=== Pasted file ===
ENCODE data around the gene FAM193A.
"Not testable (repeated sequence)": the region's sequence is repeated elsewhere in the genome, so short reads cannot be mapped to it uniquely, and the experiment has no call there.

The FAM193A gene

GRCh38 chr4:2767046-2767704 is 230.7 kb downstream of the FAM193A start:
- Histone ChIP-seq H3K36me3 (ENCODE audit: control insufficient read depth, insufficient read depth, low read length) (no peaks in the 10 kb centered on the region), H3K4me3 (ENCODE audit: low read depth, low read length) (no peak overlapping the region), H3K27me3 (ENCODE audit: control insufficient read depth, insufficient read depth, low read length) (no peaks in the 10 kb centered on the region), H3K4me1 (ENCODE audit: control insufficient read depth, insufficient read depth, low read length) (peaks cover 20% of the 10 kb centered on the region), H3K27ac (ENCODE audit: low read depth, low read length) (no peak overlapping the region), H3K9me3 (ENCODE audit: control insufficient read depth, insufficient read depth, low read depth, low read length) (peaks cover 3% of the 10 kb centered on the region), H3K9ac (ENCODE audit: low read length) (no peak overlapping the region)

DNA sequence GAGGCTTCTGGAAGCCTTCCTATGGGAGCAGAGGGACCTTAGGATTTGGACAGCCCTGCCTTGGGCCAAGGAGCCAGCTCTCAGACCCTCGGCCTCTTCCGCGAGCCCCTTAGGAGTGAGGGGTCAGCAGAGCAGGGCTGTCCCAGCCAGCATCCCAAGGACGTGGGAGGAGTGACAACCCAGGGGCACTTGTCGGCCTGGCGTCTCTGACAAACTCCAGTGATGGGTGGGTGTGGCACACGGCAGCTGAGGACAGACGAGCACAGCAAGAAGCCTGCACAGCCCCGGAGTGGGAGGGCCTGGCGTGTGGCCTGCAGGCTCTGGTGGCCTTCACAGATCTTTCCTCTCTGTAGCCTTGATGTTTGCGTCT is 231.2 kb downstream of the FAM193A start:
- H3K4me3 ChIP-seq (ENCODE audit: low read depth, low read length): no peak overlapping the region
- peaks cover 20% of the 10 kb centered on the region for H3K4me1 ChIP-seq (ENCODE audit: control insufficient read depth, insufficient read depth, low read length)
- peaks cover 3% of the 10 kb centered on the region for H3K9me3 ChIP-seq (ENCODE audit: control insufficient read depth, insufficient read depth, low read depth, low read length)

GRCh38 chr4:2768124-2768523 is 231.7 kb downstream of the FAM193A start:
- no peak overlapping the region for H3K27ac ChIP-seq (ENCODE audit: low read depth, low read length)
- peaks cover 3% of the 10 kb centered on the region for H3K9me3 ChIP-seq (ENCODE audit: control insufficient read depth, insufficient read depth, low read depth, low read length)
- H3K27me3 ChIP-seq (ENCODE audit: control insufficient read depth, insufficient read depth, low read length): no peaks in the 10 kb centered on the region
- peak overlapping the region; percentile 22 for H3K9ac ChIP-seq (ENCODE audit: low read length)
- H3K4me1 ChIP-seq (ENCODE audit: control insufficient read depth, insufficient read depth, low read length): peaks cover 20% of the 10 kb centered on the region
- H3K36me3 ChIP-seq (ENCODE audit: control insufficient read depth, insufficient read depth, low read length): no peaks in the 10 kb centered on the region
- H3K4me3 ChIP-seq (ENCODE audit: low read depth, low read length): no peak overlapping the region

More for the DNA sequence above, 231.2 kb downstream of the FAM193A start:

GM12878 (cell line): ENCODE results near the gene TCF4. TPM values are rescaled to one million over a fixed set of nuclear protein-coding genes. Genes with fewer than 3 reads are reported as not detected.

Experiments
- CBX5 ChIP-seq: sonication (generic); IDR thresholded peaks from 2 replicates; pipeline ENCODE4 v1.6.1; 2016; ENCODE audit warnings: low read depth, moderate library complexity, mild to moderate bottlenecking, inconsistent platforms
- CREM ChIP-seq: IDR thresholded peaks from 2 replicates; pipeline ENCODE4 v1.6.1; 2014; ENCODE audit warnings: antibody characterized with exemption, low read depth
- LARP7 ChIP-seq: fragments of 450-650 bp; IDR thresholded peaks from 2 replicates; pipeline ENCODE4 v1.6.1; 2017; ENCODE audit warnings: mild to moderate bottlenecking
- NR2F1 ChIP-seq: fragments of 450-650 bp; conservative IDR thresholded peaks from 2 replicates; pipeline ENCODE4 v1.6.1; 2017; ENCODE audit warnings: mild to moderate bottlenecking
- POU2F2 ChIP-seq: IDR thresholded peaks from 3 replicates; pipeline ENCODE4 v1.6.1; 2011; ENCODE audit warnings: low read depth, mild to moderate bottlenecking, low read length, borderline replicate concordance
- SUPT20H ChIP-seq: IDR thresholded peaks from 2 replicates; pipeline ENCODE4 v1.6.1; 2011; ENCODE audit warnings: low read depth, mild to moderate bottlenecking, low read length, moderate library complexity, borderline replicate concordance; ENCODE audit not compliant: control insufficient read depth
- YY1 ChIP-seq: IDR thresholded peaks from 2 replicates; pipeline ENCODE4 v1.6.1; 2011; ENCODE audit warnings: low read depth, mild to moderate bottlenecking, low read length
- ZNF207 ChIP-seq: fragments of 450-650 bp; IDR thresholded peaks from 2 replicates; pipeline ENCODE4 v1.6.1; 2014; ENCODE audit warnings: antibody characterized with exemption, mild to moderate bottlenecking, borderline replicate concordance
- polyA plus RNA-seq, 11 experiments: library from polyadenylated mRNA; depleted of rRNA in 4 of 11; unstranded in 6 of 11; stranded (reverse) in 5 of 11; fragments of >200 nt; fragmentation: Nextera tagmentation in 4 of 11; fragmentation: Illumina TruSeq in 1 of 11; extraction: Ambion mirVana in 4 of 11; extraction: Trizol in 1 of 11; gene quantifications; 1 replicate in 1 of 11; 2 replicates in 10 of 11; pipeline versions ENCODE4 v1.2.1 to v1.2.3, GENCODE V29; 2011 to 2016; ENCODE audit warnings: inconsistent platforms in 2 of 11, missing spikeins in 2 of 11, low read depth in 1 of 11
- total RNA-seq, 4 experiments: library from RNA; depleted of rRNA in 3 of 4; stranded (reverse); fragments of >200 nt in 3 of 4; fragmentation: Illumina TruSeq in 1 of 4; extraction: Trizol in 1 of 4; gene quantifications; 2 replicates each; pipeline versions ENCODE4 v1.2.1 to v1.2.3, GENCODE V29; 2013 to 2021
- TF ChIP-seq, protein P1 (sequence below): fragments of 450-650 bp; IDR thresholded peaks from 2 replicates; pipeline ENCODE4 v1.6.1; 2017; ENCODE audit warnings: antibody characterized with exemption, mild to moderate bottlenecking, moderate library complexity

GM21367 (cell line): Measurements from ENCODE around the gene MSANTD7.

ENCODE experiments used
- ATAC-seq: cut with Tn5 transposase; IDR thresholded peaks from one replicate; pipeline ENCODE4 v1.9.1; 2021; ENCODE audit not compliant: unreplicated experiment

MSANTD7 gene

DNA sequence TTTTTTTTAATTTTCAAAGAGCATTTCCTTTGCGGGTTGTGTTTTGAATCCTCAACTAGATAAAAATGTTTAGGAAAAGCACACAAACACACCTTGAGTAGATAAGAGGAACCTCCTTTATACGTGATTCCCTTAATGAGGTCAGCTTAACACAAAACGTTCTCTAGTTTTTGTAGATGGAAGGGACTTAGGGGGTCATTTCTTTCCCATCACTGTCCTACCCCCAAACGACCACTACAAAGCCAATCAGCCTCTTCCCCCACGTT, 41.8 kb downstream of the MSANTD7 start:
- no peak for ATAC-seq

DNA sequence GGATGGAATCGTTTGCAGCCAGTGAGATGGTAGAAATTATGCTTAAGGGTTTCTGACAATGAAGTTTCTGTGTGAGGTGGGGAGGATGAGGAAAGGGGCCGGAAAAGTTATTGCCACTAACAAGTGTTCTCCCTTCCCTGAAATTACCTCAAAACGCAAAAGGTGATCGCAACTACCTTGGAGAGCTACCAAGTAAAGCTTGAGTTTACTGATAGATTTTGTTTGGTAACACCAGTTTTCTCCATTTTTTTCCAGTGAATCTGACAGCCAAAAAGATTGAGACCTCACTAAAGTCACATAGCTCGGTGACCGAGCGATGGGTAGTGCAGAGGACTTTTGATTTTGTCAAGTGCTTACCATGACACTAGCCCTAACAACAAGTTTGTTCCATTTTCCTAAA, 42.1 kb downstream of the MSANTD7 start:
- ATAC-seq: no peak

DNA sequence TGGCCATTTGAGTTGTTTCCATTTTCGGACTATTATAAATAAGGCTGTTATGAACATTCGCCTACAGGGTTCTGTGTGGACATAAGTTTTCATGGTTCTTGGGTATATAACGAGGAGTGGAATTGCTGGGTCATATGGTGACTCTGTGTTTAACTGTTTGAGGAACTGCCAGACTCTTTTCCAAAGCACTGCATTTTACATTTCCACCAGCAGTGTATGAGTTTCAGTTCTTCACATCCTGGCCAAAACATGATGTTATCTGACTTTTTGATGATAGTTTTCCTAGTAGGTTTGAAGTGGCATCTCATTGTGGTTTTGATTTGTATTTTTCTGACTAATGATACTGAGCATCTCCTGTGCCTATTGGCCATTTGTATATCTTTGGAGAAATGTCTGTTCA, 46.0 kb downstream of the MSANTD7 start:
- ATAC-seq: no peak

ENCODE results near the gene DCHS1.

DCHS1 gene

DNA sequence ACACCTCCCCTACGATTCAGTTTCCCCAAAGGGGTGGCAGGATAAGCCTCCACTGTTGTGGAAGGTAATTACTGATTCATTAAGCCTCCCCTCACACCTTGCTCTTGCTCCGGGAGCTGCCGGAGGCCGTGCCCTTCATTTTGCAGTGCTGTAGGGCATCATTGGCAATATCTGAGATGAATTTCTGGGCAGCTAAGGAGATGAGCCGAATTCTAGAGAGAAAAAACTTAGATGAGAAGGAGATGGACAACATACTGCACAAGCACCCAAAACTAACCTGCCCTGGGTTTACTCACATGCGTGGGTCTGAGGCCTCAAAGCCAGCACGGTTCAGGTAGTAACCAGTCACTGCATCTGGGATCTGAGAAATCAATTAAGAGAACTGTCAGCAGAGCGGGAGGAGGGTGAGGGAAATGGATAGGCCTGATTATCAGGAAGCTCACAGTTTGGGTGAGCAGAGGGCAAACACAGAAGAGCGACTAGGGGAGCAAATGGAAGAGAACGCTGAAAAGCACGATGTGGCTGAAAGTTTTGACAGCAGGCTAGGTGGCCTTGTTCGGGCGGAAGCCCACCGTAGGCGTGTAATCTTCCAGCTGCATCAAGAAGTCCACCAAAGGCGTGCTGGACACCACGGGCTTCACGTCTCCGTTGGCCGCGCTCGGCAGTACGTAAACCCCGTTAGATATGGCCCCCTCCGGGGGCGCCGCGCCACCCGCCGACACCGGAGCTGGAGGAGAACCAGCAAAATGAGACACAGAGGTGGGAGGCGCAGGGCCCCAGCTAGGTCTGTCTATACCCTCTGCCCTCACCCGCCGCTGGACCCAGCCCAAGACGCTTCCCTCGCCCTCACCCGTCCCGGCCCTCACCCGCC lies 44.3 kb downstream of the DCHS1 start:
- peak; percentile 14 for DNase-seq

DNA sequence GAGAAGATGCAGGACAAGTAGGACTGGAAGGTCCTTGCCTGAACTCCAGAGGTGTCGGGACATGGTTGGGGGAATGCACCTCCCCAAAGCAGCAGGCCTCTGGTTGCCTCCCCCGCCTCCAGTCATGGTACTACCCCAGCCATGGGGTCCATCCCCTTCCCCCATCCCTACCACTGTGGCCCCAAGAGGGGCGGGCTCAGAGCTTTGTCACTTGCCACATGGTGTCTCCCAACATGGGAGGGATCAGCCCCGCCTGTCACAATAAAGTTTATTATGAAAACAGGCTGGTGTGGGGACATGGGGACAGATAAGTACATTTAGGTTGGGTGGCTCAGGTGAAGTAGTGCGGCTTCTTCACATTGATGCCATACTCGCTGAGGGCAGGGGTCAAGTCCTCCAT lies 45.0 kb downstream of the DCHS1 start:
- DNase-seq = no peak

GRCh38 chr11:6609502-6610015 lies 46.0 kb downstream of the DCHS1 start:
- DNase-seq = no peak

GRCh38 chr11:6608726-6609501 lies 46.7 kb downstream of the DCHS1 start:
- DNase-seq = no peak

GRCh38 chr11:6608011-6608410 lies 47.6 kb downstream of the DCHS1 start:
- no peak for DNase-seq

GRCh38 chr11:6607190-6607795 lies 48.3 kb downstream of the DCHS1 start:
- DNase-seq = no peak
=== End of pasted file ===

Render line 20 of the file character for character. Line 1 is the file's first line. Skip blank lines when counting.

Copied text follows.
Experiments